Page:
An insider's guide to Crazy Rich Asians

Kevin Kwan, author of the bestselling novel, <i>Crazy Rich Asian</i>.

Kevin Kwan, author of the bestselling novel, Crazy Rich Asian.

The first rule of being filthy rich is you do not talk about being filthy rich. Which is why it’s always strangely exciting to catch a glimpse of how the other half lives. Take last month, for example, when word got out that a Chinese investor had snapped up a $17 million penthouse in Hyde Park for his children who are about to start university in Sydney. According to ‘sources’, the new would-be student pad boasts three bedrooms with marble ensuites and an outdoor entertainment area with 270-degree harbour views.

Stuff like this makes a person think. Is it normal to both want to punch and to be a Chinese stranger’s kids?


Author Kevin Kwan is familiar with such existential dilemmas -- not least because he grew up with children like these. As someone who was born into an ‘old established Singapore family’ and moved to Houston with his parents at 12, Kwan has always been a keen observer of the ‘overseas Asian’ elites. During regular trips to visit childhood friends and family over the years, he’d take mental notes of their exclusive parties, outrageous gossip, and eye-popping indulgences. The result is Crazy Rich Asian -- a sparkling debut novel that offers readers an insider’s look at the secret lives of the absurdly wealthy. 


Plot-wise, Kwan’s mock-epic narrative centres on a 30-something New York-based couple Nicolas Young and Rachel Chu and what happens when the unsuspecting Rachel is invited to spend the summer with Nick to meet his (crazy rich) family in Singapore and to attend his best friend’s lavish wedding.

Unsurprisingly, chaos ensues. But along the way we’re treated to a guided tour of real-life inspired ‘wealth porn’. Look out for climate controlled wardrobes (cashmere and leather stored at a constant 15 degrees apart), private jets with Ayurvedic yoga studios and label-obsessed trust fund brats that would make Summer Heights High’s Ja’mie King look like a walk in the park.

“It’s voyeuristic, it’s dynasty, it’s Downton Abbey, and no one’s told it from this Asian perspective,” says Kwan in a recent Vanity Fair interview. The 39-year-old’s vision obviously paid off, since the book has just been optioned by Nina Jacobson (the producer of Hunger Games) and praised by the likes of Jackie Collins and Anna Wintour.

Like Austen, Trollope, Fitzgerald and other chroniclers of the upper crust before him, Kwan relies heavily on satire to highlight the snobberies and unique problems that come with ‘having too much of everything’. “I’ve very much seen the flip side of it where you have these highly dysfunctional people and they feel like they don’t have a mission in life,” says Kwan, “ And then there are the everyday Rich People Problems like, “Oh my god, I’m having issues with all of my drivers. Or, I took my maid to London and she ran away to go and work for a Saudi family.”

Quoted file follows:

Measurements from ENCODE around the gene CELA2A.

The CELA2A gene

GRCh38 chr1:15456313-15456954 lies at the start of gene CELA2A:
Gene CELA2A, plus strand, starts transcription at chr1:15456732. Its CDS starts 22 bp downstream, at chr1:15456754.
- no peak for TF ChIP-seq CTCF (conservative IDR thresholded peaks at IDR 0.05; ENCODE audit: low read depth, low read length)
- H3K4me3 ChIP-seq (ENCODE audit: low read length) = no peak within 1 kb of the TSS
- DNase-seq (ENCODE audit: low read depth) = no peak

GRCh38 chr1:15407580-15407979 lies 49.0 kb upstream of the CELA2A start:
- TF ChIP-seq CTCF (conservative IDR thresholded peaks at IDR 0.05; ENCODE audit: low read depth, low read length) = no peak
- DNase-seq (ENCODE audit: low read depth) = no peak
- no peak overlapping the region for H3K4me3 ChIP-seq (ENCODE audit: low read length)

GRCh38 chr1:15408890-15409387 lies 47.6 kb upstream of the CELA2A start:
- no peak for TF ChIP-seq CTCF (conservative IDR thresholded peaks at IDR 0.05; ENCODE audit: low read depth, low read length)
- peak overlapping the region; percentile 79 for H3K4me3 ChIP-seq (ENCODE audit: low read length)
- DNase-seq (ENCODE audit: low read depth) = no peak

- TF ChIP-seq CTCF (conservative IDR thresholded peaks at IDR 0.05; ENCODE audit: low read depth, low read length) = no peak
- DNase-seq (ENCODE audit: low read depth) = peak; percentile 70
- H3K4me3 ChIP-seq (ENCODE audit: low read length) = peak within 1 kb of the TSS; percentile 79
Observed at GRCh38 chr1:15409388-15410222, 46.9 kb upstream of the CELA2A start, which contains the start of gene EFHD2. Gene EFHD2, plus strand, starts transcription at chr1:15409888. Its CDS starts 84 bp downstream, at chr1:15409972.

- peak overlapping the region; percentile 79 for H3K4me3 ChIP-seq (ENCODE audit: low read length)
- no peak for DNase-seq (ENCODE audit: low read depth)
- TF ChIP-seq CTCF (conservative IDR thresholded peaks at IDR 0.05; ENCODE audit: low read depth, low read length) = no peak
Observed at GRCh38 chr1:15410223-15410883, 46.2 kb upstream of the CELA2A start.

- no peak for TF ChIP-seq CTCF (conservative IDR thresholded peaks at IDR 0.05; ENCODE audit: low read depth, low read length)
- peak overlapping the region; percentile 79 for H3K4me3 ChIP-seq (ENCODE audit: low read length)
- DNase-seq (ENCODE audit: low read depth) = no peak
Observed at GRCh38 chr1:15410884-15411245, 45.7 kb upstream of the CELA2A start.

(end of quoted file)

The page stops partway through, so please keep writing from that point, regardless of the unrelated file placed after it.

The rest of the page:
It’s conversation nuggets like these that make for the most memorable lines in Crazy Rich Asians. Like the scene where children are told to finish their food because, “Don’t you know there are children starving in America?” or when Nicolas’ mum complains about the gruelling wait outside Louis Vuitton stores: “Those lines are terrible, and then they only allow Asians to buy one item [at a time]. Reminds me of the Japanese occupation, when they forced all the Chinese to wait in line for scraps of rotten food.” Even Ivy League universities aren’t immune: Oh Stanford? “It’s that school in California for people who can’t get into Harvard”.

The point is, this is no Joy Luck Club. As Kwan explains: “Asian literature is evolving with the people. It’s always a reflection on what’s happening to the culture at large. I think at first, it’s very important to tell these immigrant stories that reminded you of what happened during the war, the rebellions, the cultural  revolution and so on. Those are still very important stories to tell. But I feel now that there’s room to tell new stories.”  

If the popularity of Tash Aw’s Five Star Billionaire, or Moshin Hamid’s How to get filthy rich in rising Asia are anything to go by, it’s clear that there is a growing hunger from the reading public for mainstream fiction that revolves around a non-white cast.  

“Right now there are just so many stereotypes. Living in the west, you see how there’s only two versions of how Asian men are supposed to be. Either they’re very nice, yuppie husbands with children in ads, or they’re IT geeks.  For the first time, [we’re telling stories of] sexualised, sophisticated Asians that didn’t have any baggage about being from Asia,” says Kwan.

Granted, this doesn’t make the characters in Crazy Rich Asians any easier to like. But that’s exactly what makes the book so hard to put down. After all, the best way to enjoy other people’s good fortune is with a stiff dose of satire.


Crazy Rich Asians by Kevin Kwan ($29.99, Allen & Unwin) is out now.